Over the course of the next two weeks, I’m going to be counting down my ten favorite movie scenes. These are not what I consider to be the biggest or most important scenes, because there are far too many of them to count, and you’ve probably read all of those lists anyway. These are simply the scenes that resonate the most with me, and since a lot of these have a major bearing on the plot, there will be spoilers. Let’s get started with…
For the #10 slot, I want to look at a scene that displays powerful and relentless acting in its purest form. For lack of a better term, this is the “Oscar scene.” It can be a conversation between two people like Marlon Brando’s “I could have been a contender” speech from On the Waterfront or Brando’s conversation in the garden with Al Pacino in The Godfather. There’s the dual emotion of sadness and joy Robert Duvall displays in the final scene of The Apostle, and of course Susan Sarandon comforting Sean Penn before his execution in Dead Man Walking, but few scenes in film history have the raw power of Ray Liotta’s breakdown in Goodfellas.
A lot of Goodfellas concerns Henry Hill’s obsession with his image of the mafia, and at the beginning, it’s everything he wanted. This is highlighted by the glistening 50’s and early 60’s pop songs that play in the early stages of the film, like Tony Bennett’s “Rags to Riches” and The Crystals “The He Kissed Me.” There is plenty of gradual disillusionment with the mob, but this scene represents a huge jump. We are now in 1980, and Henry’s classy and exciting view of the mafia has been shattered. Early in his gangster days, Henry stayed out all night partying with friends. Now, he’s getting up a 6:00 A.M and running errands, just like everybody else. Sure, his errands include criminal activities, but these have become banal and meaningless. He’s also gotten heavily into taking and selling drugs, so he’s about ready to fall apart. This is highlighted by many songs that come in and out of the scene, but Harry Nillson’s “Jump Into The Fire” is the most prominent, with its jolting guitar and crazed drums.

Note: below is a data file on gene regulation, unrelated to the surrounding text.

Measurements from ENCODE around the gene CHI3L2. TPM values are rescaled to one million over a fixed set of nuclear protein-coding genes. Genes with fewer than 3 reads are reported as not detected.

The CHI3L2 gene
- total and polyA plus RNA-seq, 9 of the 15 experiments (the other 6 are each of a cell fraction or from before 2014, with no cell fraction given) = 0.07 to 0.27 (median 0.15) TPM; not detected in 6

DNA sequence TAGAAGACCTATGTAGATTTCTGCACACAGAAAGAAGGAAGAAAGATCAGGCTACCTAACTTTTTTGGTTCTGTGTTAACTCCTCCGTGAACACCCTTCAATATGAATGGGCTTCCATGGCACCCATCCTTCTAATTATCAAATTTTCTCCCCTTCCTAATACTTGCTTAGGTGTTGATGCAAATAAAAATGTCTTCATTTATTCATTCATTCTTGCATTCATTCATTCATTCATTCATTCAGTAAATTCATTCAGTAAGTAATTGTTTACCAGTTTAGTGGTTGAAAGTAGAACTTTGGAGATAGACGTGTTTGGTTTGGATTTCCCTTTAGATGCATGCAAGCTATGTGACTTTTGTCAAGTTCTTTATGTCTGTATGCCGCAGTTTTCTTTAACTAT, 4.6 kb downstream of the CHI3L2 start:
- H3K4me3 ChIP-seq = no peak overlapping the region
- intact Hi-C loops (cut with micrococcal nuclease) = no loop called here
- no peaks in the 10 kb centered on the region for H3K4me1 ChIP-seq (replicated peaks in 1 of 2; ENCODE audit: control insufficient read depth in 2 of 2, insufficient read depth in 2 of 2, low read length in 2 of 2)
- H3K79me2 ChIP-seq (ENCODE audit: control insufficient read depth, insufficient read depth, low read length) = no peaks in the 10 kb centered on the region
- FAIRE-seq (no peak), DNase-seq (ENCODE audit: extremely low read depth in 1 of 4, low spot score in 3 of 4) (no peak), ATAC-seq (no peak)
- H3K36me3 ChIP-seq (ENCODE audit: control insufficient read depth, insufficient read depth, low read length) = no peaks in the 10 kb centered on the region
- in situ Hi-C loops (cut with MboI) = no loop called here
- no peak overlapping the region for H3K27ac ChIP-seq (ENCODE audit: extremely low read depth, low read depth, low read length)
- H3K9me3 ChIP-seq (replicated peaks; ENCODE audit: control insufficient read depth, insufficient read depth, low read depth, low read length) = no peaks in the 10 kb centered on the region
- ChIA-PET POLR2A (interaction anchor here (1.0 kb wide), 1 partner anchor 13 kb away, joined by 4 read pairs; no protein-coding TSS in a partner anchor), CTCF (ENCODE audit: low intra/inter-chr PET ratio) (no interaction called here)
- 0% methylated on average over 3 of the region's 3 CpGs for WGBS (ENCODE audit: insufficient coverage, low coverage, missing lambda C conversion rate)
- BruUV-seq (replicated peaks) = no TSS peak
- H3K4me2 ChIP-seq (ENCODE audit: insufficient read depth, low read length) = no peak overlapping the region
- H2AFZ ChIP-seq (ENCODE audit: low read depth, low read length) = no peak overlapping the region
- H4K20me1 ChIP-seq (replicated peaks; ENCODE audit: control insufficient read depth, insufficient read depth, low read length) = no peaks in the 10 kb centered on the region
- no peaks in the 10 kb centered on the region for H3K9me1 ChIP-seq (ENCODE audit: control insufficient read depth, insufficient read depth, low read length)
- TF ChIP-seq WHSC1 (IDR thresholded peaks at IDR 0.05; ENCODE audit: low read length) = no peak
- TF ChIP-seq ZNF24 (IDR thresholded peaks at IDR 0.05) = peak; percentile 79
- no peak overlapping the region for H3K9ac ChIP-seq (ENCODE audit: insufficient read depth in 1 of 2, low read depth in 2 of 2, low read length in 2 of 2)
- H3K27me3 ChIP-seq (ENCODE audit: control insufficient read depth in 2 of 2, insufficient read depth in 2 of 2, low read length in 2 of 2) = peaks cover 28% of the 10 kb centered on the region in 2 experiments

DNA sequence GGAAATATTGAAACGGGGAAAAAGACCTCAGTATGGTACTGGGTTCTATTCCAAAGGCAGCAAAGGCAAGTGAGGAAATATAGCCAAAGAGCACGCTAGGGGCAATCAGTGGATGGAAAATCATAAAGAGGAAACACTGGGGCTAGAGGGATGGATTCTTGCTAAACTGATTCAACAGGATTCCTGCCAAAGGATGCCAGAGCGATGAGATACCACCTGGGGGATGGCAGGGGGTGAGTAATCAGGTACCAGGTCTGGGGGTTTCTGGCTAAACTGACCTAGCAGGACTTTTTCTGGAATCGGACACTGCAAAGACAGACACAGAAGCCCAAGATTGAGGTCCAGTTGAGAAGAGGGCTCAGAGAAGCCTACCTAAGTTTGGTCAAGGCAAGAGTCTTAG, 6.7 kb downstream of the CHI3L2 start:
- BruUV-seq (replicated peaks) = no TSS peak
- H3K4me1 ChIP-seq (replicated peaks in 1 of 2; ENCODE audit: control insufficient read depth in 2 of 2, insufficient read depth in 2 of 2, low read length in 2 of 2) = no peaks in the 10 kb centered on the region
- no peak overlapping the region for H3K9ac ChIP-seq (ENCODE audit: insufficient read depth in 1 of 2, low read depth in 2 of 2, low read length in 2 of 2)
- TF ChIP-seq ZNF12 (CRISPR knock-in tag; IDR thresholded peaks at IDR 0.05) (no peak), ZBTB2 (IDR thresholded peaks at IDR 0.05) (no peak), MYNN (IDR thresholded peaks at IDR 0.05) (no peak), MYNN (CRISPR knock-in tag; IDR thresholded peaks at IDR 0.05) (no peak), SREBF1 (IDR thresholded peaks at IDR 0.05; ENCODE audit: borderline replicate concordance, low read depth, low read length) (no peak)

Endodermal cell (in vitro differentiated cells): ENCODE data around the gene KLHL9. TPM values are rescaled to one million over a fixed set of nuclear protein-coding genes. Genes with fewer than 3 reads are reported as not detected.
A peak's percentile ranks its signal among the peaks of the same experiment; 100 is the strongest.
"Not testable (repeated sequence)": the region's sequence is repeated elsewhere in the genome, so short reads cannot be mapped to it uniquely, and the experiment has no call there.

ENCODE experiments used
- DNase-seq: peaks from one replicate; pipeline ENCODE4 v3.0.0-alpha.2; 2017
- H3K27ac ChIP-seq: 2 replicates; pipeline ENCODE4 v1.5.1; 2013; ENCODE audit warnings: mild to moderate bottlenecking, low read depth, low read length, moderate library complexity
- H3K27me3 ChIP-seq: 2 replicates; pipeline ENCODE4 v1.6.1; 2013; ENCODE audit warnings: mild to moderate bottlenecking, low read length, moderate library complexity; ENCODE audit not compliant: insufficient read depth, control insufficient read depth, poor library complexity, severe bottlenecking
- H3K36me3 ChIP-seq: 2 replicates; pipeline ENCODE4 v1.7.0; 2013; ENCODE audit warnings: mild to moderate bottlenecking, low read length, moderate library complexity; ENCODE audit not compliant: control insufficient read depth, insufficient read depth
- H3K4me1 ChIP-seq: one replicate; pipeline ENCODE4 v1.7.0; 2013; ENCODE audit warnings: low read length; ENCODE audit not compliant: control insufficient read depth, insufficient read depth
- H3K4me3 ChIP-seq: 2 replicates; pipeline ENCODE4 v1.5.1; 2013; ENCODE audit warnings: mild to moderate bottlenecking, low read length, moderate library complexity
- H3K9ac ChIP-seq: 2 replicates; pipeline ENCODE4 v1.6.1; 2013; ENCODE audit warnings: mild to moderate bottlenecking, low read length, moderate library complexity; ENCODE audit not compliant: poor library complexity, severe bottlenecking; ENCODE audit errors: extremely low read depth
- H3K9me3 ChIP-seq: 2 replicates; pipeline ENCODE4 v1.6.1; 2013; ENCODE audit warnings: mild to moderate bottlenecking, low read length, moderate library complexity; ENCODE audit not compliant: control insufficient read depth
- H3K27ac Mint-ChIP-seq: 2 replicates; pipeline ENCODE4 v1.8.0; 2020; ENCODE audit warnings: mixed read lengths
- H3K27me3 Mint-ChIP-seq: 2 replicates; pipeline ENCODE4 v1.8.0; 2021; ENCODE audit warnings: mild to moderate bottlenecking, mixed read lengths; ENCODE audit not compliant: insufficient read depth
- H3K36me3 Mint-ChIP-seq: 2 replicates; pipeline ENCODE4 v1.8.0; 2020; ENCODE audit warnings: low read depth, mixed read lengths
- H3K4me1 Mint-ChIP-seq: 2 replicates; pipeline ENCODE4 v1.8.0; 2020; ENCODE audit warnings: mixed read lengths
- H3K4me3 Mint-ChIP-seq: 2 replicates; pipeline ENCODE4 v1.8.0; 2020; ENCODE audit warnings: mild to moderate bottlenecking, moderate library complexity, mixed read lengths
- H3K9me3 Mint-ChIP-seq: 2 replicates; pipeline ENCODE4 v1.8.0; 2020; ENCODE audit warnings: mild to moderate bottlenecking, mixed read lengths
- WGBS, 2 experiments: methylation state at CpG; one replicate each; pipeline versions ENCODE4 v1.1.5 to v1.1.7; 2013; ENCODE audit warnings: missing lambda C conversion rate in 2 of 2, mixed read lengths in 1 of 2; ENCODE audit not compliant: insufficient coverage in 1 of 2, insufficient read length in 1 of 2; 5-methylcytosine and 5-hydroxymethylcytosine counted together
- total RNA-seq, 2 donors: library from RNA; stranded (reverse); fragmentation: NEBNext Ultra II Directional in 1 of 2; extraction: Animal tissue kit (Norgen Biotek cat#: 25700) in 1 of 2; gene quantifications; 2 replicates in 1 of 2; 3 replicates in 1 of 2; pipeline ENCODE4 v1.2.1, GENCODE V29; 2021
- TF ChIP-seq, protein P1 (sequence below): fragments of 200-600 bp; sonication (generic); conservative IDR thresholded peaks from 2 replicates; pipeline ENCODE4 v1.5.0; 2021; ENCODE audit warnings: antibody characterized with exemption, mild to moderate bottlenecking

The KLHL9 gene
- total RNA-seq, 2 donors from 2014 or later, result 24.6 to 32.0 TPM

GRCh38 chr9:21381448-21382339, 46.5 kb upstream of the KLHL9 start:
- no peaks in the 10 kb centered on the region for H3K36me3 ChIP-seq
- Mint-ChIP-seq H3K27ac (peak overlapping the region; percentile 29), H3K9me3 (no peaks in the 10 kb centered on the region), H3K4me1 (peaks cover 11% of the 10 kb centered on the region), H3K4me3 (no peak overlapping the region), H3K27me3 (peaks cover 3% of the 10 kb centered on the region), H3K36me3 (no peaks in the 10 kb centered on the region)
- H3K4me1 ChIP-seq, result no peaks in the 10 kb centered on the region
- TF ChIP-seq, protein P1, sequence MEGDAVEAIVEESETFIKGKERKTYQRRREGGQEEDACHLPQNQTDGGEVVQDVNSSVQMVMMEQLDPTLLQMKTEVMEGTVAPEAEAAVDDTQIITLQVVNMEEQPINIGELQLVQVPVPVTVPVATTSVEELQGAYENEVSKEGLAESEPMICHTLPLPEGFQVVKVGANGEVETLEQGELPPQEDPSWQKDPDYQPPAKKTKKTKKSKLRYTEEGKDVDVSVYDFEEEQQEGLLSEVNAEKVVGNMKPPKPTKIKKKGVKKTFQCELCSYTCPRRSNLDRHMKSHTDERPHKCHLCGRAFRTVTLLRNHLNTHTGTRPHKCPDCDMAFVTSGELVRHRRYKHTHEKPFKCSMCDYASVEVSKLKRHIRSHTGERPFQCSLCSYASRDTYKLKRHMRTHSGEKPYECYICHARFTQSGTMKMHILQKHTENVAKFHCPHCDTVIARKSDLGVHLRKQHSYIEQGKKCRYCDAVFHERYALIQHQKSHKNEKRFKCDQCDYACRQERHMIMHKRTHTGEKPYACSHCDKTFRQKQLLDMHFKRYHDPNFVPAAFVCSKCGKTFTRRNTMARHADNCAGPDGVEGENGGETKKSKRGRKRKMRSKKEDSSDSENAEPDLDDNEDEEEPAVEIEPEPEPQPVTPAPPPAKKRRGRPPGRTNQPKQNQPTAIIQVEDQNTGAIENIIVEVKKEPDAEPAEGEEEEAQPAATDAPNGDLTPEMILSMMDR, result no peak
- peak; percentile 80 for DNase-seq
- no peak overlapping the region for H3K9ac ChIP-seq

Watch Ray Liotta throughout the whole scene. There is not a single second where he is not looking up, fidgeting, or rubbing his face. He doesn’t take one second to breathe. This of course is amplified by Scorsese’s abrupt jump cuts and zoom-ins. We feel like we are in Henry’s position throughout the whole scene—shaken, crazed, and about to crash. Like Henry, our view of the mob as film goers has been shattered, and we have nothing left to glorify. When Henry does finally get arrested at the end of the day, there is almost a sense of relief.
Look at Liotta’s face there. Henry Hill is mad at himself, broken, but also a bit relieved. For the first time all day, he is not moving and can actually breathe. Heck, he was moving so fast that he didn’t realize the cops were surrounding his house until he started to back the car up. I have never seen an actor play paranoia so well and so convincingly. Fans and critics will often point to Joe Pesci’s performance and the “Funny how?” scene in particular, but in my book, Liotta’s acting in this scene can go toe-to-toe with anybody.